This was originally written and posted on my blog. It was reposted here for reference.
It’s been almost four months since I took the plunge. After lengthy contemplation, I went on eBay, pressed ‘Buy Now’ and then just a few long days later it was in my hands.
No larger or heavier than my previous camera, a Nikon D200, it’s appearance completely unremarkable. Modern metal alloys, plastics and PCB’s glued together into a piece of soulless precision engineering. Part of me regretting not spending all those clams on a used Leica M8 instead. Importing the first few test shots into Adobe Lightroom however, vanquishes all regret.
Full frame sensor. It might sound like some arbitrary marketing term, but in truth it makes a world of difference. Image quality is intimately connected to the size of the recording surface, be that photographic film or light sensitive digital circuits. That’s why medium format inherently has better image quality than 35mm cameras and large format is of course even better.
There are advantages to smaller recording surfaces – mainly the possibility of smaller cameras and lenses. A camera small enough to fit in a cell phone is of course possible thanks to making the recording surface tiny, at the expense of image quality. Most digital system cameras have half frame sized (APS-C) sensors or smaller, mainly because of the high cost in producing digital image sensors.
The 5D however, has what’s commonly called a full frame sensor – i.e. the same size as a 35mm film frame. Coming from a half frame sensor equipped Nikon D200 I haven’t seen this big a step up in image quality since moving from a digital compact to my first D-SLR (the D70).
More control over depth of field is the most obvious advantage. Looking closer every technical aspect is improved – local contrast, color gradations, detail, noise. The sensor of the 5D Mk II also compares favorably with those of other full frame sensor cameras. The resolution is amazing, paired with the right lens it even comes close to results I’ve seen from medium format digital backs. The noise is unbelievably low – with a bright lens mounted on the camera it can literally see in the dark.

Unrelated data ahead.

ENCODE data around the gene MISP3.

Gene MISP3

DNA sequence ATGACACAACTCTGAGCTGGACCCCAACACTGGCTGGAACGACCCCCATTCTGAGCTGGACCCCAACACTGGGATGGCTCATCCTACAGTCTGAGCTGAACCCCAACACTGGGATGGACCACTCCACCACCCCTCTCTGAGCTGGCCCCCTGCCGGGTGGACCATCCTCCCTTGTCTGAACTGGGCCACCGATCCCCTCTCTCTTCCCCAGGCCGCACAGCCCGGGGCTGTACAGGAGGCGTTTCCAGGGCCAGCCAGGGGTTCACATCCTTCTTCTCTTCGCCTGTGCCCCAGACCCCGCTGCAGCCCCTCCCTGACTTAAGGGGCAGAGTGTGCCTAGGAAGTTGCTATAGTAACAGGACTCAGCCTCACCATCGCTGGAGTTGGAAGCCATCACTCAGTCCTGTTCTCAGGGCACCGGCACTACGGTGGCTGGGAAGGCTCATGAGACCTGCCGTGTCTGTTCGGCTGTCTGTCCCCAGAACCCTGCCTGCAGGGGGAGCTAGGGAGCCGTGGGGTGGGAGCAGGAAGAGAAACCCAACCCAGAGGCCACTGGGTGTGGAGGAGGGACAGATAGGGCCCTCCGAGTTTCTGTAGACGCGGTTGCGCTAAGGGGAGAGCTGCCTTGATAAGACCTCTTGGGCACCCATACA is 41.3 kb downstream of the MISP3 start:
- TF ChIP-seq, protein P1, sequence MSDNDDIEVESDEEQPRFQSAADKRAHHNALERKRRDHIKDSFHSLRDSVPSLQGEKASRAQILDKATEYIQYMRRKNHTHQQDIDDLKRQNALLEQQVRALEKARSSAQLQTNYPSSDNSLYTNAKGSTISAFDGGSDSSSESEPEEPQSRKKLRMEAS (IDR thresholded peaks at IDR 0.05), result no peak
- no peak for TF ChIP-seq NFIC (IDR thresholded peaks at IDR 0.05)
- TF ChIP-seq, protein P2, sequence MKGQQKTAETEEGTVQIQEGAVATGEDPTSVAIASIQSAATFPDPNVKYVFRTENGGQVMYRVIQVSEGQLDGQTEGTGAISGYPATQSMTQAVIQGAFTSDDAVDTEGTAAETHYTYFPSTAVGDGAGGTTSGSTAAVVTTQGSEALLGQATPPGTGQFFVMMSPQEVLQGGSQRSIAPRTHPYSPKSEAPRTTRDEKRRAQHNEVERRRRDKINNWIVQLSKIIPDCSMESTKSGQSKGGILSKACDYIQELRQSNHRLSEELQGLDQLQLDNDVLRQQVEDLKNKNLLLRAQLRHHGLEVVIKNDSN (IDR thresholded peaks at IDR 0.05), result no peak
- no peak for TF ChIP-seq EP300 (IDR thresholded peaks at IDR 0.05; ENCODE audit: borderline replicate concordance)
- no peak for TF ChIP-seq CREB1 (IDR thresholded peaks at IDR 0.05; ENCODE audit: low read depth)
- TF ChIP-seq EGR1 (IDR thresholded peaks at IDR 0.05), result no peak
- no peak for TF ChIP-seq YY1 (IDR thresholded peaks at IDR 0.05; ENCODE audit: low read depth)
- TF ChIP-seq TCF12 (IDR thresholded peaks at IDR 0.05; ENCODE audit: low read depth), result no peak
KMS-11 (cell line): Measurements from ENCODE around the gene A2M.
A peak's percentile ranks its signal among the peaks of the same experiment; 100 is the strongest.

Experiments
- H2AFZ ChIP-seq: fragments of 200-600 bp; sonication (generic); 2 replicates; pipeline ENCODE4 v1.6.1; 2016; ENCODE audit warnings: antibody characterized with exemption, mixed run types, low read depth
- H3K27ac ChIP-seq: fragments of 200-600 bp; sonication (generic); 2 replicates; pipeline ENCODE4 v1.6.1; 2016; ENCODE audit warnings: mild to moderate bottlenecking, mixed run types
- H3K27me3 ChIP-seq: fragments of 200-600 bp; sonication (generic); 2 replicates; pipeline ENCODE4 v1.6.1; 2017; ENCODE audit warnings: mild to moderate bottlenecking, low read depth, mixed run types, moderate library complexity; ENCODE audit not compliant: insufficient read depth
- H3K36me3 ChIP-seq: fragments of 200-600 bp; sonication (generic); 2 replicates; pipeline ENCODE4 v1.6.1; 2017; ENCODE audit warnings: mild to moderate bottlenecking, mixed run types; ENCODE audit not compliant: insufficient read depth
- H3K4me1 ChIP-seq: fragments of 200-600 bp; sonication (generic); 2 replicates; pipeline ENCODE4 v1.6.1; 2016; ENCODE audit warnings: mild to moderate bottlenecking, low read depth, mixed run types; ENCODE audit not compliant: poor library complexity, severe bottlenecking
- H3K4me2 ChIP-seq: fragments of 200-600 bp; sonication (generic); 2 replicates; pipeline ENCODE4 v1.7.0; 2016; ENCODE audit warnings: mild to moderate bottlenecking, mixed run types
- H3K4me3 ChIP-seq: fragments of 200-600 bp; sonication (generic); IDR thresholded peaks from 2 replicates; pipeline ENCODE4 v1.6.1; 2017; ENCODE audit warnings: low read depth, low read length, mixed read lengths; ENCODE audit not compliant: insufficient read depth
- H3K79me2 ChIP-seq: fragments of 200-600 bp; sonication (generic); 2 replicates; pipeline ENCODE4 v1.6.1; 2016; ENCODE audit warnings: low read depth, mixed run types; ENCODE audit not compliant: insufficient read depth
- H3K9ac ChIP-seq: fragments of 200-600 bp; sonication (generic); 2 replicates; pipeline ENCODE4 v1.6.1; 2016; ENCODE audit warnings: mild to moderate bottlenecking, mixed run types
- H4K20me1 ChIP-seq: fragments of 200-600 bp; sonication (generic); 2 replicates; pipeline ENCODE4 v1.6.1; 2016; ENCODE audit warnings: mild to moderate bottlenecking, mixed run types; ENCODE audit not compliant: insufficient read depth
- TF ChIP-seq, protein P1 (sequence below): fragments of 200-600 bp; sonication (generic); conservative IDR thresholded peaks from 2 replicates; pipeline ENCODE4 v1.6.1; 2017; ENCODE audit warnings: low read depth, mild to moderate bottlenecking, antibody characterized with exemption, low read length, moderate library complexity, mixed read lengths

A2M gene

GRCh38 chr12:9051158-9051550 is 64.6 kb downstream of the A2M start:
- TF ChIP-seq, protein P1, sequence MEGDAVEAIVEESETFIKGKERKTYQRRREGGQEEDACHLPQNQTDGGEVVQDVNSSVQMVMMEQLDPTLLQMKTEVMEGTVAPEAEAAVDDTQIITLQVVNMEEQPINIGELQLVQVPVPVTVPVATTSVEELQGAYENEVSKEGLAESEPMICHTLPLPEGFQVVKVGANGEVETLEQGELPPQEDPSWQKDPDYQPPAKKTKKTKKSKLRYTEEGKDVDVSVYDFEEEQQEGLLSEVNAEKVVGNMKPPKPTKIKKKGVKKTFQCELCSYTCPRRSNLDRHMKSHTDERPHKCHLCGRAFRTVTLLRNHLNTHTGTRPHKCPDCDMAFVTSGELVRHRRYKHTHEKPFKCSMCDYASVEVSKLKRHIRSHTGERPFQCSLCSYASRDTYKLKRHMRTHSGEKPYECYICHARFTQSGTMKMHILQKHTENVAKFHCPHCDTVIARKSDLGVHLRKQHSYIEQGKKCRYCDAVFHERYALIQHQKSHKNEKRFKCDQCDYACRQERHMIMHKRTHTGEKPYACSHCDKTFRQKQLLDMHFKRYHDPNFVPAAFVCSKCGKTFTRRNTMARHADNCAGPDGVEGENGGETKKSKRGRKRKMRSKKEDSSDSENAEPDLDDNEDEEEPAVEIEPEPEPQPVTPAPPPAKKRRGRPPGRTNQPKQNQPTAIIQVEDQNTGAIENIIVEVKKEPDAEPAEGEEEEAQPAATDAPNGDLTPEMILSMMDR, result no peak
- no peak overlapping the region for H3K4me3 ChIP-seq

Spending a month in New York, a huge reason for upgrading in the first place, shooting almost every day I learned to hate the camera.
Hating the heaviness of it on my shoulder. Hating the creaking grip making it feel like the camera was put together using krazy glue. Hating the on/off-switch – practically impossible to reach when holding the camera in shooting position, the resistance too hard and the middle step not very well defined. Hating the auto focus module, a joke for a camera this expensive – the focus points grouped too close to the center of the frame and only the center point actually being consistently reliable. Hating that the AF-ON and the AE Lock buttons are so close and similar that I frequently press the wrong one.
But then there are the results. Completely lovely results. Technically head and shoulders above everything I’ve produced ever before – sharp, smooth, clean, vibrant looking files. When I concentrate / get lucky and nail some decent content the photos are some of my best work to date.
I end up buying the camera gifts to express my admiration – expensive lenses, making sure it would reward me by keep singing lullabies through the pixels of the RAW files. The results now only limited by imagination and skill, always a challenge.
Coming from the Nikon D200 I wanted better image quality in a smaller body and me deciding on the 5D Mk II really says something about the state of the camera market as of today. The digital technology has been a blessing and a curse for camera size – it’s made it possible for cameras to become much, much smaller than had ever been possible with film, but that small size come with compromises in image quality.
If you’re unwilling to compromise with image quality but still want a small camera, your choices narrow very quickly, much more so than with film cameras. Where the film era had countless tiny SLR:s and even tinier rangefinders the digital era has nothing with a full frame sensor smaller than the 5D Mk II, except the unreasonably priced Leica M9 of course. I considered the outdated Leica M8, starting to become affordable, but eventually decided that sinking that much money into a camera with so many known issues wasn’t going to help me sleep well at night.
At the end of the day, I’m glad to have the 5D Mk II around. It’s a fantastic camera, but not without fault – there are flaws and oddities that are surprising on a D-SLR everyone seem to agree is one of the best that money can buy. Thankfully image quality is not one of those flaws and completely stunning. Every time coming back from shooting and importing the photos into Lightroom are joyous occasions. That said, if something smaller with a similar image quality is introduced at a reasonable price, I’m there day one.
Exif-data is intact. Open images in a new window for a closer look.